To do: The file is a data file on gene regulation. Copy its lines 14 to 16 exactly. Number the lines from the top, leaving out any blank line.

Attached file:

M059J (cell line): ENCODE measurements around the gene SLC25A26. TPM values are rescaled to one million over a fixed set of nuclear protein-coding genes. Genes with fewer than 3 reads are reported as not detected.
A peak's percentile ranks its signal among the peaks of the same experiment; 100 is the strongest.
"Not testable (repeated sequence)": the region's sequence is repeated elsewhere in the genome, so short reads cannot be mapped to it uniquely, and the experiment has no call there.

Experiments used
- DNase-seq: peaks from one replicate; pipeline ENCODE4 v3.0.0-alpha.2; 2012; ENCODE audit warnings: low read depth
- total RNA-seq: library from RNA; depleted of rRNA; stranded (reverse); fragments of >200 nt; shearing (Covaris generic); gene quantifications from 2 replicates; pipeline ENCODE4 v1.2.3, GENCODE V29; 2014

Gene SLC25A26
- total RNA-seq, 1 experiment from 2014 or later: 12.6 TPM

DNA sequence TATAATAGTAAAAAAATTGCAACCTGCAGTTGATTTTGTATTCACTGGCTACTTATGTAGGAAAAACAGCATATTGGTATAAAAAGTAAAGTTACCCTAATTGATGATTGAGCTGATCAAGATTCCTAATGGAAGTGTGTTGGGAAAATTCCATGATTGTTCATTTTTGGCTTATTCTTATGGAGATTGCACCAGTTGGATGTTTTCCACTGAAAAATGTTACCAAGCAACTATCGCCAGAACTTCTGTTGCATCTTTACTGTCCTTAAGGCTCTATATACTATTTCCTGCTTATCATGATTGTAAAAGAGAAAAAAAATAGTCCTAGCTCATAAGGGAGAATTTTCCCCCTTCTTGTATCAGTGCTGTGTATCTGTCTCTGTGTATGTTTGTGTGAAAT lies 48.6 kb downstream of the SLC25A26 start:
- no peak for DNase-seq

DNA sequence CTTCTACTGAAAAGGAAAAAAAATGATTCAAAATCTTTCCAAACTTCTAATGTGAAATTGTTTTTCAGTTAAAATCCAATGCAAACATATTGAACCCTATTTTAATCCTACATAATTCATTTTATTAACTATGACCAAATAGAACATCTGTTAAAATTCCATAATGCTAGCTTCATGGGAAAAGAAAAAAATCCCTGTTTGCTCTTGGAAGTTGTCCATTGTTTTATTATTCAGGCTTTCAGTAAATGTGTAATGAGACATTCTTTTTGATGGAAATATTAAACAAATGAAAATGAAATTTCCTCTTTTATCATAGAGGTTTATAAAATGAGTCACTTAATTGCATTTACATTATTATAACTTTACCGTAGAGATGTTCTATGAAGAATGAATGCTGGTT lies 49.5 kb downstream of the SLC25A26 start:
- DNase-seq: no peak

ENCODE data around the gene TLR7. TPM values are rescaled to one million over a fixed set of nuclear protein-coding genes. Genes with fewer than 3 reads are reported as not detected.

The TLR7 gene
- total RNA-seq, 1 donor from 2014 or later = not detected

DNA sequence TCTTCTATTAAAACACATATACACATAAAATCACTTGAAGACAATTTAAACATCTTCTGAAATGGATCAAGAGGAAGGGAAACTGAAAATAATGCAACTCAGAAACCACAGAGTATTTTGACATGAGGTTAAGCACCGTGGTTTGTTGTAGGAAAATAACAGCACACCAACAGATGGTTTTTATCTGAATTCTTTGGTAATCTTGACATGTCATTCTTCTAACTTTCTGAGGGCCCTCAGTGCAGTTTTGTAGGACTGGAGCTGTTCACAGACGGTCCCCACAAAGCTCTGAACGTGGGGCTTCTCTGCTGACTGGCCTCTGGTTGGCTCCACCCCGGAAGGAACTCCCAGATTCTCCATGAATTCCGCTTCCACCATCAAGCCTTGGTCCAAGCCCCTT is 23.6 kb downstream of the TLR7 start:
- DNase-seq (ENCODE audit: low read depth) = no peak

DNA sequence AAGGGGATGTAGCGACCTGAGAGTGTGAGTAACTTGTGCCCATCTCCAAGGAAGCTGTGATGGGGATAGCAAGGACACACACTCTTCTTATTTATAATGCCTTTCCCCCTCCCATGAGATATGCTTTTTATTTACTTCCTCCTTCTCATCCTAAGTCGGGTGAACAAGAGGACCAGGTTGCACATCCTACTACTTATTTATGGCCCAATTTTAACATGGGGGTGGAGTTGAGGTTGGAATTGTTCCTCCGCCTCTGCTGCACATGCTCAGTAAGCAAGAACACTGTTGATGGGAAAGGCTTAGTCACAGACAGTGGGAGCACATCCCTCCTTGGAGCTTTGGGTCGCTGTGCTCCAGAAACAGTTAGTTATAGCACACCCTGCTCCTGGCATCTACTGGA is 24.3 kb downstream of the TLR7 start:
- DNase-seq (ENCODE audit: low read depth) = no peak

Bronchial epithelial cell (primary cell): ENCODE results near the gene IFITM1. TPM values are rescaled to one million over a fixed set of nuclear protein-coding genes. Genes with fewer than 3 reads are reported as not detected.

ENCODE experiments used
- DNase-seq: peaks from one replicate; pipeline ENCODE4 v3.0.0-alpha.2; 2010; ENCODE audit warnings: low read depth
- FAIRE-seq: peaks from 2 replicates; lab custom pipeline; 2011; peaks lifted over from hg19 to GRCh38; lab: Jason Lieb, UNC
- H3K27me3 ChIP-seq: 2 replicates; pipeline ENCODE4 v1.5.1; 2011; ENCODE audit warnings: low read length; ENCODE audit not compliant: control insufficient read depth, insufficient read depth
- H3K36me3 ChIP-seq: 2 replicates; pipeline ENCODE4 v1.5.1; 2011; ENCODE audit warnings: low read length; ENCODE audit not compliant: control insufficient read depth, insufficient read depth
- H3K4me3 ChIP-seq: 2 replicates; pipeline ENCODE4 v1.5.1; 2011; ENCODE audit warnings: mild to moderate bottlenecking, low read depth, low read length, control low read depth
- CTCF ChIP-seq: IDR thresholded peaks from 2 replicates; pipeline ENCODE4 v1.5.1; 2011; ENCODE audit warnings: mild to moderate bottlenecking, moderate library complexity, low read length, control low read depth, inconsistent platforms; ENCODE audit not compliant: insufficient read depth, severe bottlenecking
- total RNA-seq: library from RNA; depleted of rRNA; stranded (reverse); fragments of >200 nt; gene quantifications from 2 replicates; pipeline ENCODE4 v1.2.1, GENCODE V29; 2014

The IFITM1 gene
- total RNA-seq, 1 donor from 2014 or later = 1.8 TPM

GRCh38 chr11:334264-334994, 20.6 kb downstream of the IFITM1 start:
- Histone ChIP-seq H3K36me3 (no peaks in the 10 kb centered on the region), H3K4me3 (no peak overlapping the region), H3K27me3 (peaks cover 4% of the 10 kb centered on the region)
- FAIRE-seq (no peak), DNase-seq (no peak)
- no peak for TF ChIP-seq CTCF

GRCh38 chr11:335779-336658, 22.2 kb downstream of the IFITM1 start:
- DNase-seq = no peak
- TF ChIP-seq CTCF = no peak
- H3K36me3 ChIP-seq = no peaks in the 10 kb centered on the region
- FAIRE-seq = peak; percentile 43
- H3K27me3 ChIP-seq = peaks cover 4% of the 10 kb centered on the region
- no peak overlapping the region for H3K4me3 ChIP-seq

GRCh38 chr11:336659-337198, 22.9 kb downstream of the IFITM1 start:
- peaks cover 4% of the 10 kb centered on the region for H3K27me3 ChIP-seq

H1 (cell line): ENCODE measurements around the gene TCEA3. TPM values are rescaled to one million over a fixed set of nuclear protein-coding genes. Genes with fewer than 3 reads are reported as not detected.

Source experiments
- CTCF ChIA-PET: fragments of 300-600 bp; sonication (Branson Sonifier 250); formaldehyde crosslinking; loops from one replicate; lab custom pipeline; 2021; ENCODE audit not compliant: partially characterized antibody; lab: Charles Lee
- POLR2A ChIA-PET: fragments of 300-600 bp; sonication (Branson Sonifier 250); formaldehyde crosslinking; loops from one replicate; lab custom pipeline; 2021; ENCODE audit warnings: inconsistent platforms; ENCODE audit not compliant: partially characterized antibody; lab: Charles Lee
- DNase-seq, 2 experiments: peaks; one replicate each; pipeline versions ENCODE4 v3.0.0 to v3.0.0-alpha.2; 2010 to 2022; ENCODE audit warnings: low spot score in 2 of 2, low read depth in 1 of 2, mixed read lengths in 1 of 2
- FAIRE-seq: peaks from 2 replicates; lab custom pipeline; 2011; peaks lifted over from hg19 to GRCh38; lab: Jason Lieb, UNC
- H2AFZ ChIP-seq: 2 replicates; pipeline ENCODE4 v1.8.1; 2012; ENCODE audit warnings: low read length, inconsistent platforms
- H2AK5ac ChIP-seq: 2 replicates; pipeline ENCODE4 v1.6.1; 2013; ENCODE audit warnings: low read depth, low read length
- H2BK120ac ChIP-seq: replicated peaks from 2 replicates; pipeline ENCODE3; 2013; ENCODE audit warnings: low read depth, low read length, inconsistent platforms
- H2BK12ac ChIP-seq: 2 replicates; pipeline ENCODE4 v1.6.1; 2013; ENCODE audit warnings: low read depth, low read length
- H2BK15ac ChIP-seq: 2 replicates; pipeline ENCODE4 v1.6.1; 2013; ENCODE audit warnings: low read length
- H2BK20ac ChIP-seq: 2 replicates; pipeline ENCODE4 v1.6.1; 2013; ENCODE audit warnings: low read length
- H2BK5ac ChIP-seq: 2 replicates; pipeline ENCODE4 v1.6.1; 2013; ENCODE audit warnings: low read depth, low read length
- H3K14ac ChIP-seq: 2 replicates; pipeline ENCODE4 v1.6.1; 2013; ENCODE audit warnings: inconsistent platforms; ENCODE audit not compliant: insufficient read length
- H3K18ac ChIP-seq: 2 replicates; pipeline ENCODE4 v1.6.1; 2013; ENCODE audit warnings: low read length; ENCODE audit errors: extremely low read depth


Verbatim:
The TLR7 gene
- total RNA-seq, 1 donor from 2014 or later = not detected

DNA sequence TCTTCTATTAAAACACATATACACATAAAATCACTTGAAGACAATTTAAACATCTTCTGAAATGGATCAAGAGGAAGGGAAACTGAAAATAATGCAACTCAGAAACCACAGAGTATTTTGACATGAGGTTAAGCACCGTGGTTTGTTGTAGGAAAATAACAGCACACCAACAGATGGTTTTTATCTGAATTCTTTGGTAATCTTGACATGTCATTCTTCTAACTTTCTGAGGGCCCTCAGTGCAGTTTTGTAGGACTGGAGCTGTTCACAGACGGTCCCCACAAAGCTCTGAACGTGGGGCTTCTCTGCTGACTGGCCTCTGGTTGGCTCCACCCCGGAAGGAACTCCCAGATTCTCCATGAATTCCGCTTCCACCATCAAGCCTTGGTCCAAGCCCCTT is 23.6 kb downstream of the TLR7 start: